This book is part of a bitter debate inside the Indian left about the conflict between the state and the Communist Party of India (Maoist) in the Dandakaranya forest region of eastern India.
Mukherji , a prominent academic at Delhi University, is quite clear in his judgment: “The Maoist party has no history of struggle outside jungles, no history of participation in broad resistance movements, clear complicity with mafia and reactionary forces, little concern about abject conditions of the people in areas they control.”
He criticises the sectarian militarism which has created misery for the people of Dandakaranya. The “adivasis” or “tribals” were nomads practising shifting cultivation with no concept of private property. As this restricted capitalist exploitation of forests, the British made them state property, thus making their shifting cultivation illegal.
Since then contractors purchasing forest produce have exploited the adivasis, in alliance with police and forest officials. The Maoist CPI, far from abolishing the contractors, regulates them and takes a tax from the produce that they get from the adivasis.
Mukherji plausibly argues that this income finances the Maoists’ state of the art weapons and technology, while keeping minimum wages below those of adjacent non-Maoist areas.
As he points out, the Maoists were a largely marginal concern for the Indian ruling class from the late 1980s to 2005.
However, rather than the Maoists being able to move out and attack Indian capitalism, capitalism came to them. The recent capitalist expansion has created an insatiable demand for raw materials. Forest hills all over India are full of iron ore and bauxite, the raw material for aluminium. Whenever the state has sold off the right to mine these to capitalist corporations, it has created mass opposition movements from local tribes. As this process approached Dandakaranya, the Maoists became a problem.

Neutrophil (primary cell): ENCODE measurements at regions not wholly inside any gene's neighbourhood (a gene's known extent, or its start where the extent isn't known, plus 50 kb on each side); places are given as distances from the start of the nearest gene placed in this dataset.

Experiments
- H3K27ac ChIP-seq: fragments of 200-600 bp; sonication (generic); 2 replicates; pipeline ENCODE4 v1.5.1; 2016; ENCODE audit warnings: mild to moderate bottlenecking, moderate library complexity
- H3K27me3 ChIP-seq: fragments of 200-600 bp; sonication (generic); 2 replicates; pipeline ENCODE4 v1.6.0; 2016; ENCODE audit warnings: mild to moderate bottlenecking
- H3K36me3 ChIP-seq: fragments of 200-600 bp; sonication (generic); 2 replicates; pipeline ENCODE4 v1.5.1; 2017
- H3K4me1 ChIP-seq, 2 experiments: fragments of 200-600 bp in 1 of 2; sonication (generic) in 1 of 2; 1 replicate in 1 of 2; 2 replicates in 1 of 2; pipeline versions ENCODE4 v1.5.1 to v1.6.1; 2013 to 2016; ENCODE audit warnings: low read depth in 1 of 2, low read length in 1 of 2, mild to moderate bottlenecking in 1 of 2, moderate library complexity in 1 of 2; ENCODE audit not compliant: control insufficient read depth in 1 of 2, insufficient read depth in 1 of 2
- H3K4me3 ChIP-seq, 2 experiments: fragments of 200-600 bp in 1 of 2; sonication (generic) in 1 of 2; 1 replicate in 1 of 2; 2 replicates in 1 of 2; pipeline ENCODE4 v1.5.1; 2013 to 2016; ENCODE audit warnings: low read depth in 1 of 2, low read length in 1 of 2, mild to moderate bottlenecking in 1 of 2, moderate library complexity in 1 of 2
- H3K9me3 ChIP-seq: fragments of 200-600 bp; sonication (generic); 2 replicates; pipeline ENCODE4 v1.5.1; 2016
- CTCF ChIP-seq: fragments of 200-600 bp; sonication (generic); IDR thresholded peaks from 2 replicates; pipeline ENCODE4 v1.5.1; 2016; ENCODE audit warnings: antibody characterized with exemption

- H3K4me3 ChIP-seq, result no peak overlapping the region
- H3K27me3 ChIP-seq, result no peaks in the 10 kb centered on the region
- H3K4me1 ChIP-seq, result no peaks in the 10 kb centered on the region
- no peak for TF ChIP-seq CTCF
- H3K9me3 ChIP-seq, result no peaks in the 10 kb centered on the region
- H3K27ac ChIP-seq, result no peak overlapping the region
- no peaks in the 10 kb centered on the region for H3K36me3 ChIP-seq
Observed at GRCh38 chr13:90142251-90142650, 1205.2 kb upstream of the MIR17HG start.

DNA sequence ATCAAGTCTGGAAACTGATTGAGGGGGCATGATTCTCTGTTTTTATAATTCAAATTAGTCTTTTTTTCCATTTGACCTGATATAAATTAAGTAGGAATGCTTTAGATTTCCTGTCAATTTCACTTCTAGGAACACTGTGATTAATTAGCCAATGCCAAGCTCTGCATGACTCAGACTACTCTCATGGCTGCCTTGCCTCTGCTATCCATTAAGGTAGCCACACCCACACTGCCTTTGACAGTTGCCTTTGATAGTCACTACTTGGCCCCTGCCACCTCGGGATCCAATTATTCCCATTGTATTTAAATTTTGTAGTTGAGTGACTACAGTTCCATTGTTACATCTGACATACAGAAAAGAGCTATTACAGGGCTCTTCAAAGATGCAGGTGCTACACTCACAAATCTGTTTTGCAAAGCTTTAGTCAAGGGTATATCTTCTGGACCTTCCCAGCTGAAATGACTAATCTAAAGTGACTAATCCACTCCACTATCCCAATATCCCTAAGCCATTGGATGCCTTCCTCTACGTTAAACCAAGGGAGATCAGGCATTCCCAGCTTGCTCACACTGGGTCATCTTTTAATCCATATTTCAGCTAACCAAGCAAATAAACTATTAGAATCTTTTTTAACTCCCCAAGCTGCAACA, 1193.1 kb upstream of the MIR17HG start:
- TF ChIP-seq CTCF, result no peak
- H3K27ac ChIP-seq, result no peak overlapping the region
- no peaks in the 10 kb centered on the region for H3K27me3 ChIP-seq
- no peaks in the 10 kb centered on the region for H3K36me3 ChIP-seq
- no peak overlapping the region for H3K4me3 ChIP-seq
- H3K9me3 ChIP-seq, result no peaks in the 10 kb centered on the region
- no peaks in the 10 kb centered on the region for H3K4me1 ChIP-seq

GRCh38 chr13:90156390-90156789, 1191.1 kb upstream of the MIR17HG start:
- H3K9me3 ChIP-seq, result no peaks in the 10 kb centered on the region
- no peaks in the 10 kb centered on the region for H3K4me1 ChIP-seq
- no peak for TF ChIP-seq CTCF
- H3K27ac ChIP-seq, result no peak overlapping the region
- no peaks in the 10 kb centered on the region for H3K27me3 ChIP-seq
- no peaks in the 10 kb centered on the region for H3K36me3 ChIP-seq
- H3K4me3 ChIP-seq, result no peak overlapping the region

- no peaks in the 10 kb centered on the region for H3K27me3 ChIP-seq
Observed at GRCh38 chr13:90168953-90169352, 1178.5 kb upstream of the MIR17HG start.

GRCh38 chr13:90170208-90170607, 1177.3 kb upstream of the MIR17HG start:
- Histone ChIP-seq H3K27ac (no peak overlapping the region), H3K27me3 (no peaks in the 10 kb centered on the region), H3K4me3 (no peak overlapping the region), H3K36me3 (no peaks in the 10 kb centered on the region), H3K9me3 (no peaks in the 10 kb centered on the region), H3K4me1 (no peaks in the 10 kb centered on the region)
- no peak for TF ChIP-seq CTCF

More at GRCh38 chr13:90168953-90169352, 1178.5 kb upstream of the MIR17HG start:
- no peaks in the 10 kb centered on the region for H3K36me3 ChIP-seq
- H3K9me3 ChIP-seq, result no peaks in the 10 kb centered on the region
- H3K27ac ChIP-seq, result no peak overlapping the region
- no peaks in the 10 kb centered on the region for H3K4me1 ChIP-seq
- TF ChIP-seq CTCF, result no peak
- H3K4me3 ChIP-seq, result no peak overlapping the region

At first the Chattisgarh state government unleashed a vicious local militia called Salwea Judum (“Purification Hunt”, which says everything about them). When they and paramilitary police failed, the national government intervened with the army in “Operation Green Hunt”. They have formed their own local militias from adivasis to spearhead this campaign, which says a lot about the political failure of the Maoists. This appears to be very gradually squeezing the CPI (Maoist) into ever smaller and more remote areas, at an appalling cost to civilians.
Mukherji persuasively argues that the Maoists are at a brutal dead end. His solution is a desperate hope that reforms can be granted through an extension of democracy, with no suggestion of any realistic means of bringing these about. He does dramatically demonstrate the consequences of revolutionaries setting themselves over and outside the class they purport to lead.
The Maoists in India is published by Pluto Press, £20
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